North Wiltshire Methodist Circuit

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Worship in the Wilderness   -  Bible reading: Luke 4: 1-13

Dear Friends,

Today’s title is: How to Worship with a KISS. Worship in the sense that God is Worth It, of our time, energy, passion, purpose, and love. KISS standing for Keep It Simple, Simple.

When Jesus stepped into the Wilderness landscape, sand filtering though his shoes, He had a plan and purpose. Deliberately selecting the self-imposed constraints of the desert as an opportunity to journey deeper, closer, stronger to His Heavenly Father. A vital need as Jesus was on the cusp of changing world history for good and your destiny for eternity.

Today, our pandemic landscape is like shifting sands, moving our society on many levels. It’s never been more important that we have an ongoing deeper, closer, stronger relationship with our Heavenly Father.

So how can we imaginatively recreate Wilderness Worship in our homes? Here are three helpful ways to explore Worship with a KISS.

1: Solitude
Alone time with our Heavenly Father aids perception (Isaiah 40: 26 -31) We start to see a bigger perspective which helps us regain and be refreshed with hope. That sure confident hope that comes with knowing that His promises are true and can be trusted.

For Susannah Wesley (the mother of John and Charles Wesley) solitude for her was very simplified indeed. Because she had so many children, she would sit down, throw a blanket over her head, while warning the children to leave her in peace, as she was about to spend time with her Heavenly Father.

For my wife (Monica) and I, we have a special armchair in a quiet corner of the house. Clear of distractions including the kids!

2: Simplicity
Jesus travelled light, only taking enough belongings into the wilderness to enable his survival. He kept it as simple as possible.

Through simplicity our reliance on physical trappings and securities of life, can potentially shift towards the spiritual, inner heart provisions of our Heavenly Father, who nevertheless recognises and provides for all are physical needs.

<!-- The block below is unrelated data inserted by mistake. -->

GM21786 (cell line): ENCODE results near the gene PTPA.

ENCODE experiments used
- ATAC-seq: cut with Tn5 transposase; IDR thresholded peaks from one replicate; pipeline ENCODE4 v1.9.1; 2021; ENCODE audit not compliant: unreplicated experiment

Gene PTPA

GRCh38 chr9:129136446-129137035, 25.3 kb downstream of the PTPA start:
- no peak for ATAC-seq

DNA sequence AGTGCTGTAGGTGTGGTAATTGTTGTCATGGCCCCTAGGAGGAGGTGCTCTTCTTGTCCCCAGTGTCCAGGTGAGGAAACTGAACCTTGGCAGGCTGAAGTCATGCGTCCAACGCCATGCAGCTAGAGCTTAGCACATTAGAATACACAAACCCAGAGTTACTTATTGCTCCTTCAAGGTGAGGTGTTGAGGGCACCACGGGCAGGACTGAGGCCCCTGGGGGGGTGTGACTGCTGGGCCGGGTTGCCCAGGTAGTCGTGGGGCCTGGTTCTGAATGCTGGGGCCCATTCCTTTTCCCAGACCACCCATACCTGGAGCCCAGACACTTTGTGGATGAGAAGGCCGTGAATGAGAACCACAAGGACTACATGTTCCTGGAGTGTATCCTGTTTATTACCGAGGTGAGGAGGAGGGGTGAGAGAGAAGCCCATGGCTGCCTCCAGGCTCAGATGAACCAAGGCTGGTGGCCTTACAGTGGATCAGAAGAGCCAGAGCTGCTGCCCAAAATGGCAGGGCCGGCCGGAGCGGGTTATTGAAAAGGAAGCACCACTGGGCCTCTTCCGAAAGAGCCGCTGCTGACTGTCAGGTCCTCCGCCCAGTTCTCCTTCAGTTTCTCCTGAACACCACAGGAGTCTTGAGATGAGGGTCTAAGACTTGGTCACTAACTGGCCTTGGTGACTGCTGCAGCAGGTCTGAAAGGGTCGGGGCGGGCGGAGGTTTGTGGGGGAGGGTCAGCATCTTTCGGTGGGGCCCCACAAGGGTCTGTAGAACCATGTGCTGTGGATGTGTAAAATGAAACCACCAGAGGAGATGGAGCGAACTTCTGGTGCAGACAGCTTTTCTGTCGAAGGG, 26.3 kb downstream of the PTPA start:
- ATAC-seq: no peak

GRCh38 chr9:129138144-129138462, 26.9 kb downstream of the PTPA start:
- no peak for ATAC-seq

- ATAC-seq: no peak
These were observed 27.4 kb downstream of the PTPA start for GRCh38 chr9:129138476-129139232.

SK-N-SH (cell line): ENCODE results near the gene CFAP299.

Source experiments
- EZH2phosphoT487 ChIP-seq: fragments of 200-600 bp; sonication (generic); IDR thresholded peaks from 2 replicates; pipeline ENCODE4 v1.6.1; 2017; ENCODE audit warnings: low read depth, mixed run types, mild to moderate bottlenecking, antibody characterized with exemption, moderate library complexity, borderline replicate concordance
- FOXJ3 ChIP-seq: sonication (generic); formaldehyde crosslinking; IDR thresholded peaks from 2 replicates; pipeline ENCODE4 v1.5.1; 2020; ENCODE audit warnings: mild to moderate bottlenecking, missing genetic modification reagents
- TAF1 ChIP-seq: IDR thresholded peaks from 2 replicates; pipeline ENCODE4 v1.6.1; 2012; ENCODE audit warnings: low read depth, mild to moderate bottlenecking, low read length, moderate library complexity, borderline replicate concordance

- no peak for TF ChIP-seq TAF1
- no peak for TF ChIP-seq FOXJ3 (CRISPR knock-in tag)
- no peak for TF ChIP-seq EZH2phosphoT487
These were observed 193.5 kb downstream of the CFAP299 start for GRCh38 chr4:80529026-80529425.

Through simplicity we create the space and margin to think clearly and coherently.

Through simplicity we enter the presence of the Almighty in an open, honest, and real way (the Psalms example this so well). We can unload unwanted baggage that drags down our daily lives.

Practically, simplicity might be exampled in our clearing out of cupboards and giving unnecessary items away. Or it might mean tidying up the clutter that just seems to grow and grow around the house?

You might like to try my favourite book of last year? The Ruthless Elimination of Hurry. Its by the Christian author, Mark Comer. The sub-heading being; How to stay emotionally and spiritually alive in the chaos of the modern world.

3: Fasting
Towards the end of the 40 days in the wilderness, the Devil whispers cynically in his ear, ‘If you are the Son of God, then tell these stones to turn into bread’. It’s a dart at Jesus’ identity. He counters quoting Deuteronomy 8 ‘Man does not live on bread alone, but from every word that comes from the mouth of God’.

Although Jesus was so hungry, He kept his feet firmly planted in scripture and the eyes on His Heavenly Father. Jesus was confident in His Identity, mission and life purpose.

Fasting relates to identity. It is a reminder that even more important than food is our life in God. The one who created you, loves you and has compassion and concern for you. Fasting is not however a way to try and push God to do your will in your way.

A Lent Fast could be anything that is liable to steal your identity or dependence on the Lord. Ideas could include, turning of the News Feed on your mobile phone, or cutting out the 8 cups of caffeinated coffee which seem to have become your main source of energy!

Conclusion
Through Lent, I would encourage you to try one or more of these Wilderness practices. Keeping It Simple Simple (KISS) and remembering that restrictions can be opportunities to release your creative imaginations and bring focused attention onto what really matters.

At the end of the 40 days in the Wilderness, the gospel writer Matthew explained that angels came and attended Jesus. May we also be attended to by angels as we fix our identity, values and focus on our Heavenly Father.

Every blessing

Andrew Bird